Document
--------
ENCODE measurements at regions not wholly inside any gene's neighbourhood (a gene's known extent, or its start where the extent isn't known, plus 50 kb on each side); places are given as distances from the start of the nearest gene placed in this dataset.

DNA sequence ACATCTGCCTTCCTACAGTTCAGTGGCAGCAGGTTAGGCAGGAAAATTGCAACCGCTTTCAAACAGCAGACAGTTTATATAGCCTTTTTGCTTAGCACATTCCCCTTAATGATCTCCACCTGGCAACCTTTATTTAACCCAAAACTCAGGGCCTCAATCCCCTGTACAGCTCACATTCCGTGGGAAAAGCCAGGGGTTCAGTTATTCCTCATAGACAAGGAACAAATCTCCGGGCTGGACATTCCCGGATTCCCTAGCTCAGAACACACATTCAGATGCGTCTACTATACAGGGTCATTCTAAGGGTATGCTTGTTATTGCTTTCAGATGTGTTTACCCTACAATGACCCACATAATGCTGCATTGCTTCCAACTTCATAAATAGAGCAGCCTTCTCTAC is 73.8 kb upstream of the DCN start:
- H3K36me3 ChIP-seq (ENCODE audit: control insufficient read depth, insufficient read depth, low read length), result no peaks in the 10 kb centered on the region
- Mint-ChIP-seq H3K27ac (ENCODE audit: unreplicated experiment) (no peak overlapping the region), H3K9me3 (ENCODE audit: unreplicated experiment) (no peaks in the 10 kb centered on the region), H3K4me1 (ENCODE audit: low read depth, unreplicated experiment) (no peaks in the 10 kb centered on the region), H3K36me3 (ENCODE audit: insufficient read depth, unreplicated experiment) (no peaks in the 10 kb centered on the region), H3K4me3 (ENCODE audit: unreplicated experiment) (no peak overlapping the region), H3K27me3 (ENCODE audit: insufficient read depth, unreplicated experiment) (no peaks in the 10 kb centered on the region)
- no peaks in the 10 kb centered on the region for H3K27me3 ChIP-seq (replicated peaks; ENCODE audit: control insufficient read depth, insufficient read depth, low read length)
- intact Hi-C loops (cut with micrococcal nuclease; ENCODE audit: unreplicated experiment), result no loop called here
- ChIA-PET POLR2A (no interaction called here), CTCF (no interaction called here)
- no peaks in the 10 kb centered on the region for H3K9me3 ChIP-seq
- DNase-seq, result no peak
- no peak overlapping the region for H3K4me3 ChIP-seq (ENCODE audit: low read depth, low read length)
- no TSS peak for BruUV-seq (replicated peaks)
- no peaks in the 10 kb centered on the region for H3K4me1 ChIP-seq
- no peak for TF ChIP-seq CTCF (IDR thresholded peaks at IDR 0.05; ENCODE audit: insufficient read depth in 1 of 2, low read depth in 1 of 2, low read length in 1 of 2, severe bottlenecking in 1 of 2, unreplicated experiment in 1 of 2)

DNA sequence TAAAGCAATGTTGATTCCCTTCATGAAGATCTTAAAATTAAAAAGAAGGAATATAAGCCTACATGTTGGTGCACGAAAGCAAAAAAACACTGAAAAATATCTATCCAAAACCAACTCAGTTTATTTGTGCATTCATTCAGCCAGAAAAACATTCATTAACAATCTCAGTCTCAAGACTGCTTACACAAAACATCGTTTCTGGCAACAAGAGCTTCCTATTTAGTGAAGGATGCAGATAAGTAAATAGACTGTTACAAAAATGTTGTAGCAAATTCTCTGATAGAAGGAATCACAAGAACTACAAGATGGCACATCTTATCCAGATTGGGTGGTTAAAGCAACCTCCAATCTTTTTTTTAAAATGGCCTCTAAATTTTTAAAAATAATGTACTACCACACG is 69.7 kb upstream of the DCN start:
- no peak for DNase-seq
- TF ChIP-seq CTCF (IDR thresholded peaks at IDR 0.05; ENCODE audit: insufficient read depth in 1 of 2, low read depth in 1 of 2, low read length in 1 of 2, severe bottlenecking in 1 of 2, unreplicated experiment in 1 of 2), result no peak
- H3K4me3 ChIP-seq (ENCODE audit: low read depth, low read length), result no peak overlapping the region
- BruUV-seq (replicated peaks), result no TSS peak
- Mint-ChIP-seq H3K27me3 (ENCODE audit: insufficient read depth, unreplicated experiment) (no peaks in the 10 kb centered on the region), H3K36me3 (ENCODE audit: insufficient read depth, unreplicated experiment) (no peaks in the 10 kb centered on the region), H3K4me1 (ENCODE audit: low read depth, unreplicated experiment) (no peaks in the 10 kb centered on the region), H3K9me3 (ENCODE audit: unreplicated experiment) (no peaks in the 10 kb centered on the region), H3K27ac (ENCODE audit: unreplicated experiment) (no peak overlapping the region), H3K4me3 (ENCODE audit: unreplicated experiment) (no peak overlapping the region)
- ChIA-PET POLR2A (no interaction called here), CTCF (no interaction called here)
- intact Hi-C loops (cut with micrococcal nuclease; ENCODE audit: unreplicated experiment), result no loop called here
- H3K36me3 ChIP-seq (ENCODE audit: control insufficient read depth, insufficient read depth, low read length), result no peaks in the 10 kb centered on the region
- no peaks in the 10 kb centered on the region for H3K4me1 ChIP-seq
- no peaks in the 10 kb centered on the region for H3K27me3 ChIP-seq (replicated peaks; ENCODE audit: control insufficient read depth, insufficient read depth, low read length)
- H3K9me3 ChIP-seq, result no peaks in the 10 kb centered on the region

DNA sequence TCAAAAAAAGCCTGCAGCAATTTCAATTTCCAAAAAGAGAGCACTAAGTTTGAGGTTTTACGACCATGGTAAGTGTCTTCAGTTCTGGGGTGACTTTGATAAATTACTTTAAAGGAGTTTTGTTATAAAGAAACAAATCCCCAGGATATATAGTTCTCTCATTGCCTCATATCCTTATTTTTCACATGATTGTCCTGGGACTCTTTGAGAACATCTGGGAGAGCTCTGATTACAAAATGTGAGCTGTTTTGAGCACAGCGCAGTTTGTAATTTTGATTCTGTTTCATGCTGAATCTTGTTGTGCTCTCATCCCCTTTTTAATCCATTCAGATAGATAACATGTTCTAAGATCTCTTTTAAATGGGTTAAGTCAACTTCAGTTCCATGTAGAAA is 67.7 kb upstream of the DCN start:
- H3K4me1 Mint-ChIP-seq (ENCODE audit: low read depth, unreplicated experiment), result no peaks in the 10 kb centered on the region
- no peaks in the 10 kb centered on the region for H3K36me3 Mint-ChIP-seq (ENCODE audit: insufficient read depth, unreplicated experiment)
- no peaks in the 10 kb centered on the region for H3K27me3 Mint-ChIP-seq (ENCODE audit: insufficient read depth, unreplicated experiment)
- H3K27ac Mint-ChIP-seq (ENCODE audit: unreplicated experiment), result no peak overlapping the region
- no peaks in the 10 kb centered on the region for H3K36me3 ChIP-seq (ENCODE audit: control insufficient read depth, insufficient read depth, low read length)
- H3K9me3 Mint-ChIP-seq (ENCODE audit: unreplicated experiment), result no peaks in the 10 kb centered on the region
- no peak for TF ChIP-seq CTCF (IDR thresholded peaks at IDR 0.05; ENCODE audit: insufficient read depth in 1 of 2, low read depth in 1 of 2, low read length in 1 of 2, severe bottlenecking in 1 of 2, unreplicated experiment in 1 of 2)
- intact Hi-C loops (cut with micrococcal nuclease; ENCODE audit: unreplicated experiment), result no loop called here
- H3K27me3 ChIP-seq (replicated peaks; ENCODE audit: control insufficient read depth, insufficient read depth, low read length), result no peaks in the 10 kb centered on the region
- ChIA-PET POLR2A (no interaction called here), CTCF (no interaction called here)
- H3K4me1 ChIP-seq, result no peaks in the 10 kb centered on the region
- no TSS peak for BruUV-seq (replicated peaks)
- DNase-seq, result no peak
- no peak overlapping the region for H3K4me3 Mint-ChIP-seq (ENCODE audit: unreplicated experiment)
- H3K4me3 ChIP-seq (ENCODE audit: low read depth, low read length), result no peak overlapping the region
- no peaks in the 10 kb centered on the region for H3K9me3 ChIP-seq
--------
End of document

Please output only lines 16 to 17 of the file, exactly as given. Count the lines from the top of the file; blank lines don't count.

- TF ChIP-seq CTCF (IDR thresholded peaks at IDR 0.05; ENCODE audit: insufficient read depth in 1 of 2, low read depth in 1 of 2, low read length in 1 of 2, severe bottlenecking in 1 of 2, unreplicated experiment in 1 of 2), result no peak
- H3K4me3 ChIP-seq (ENCODE audit: low read depth, low read length), result no peak overlapping the region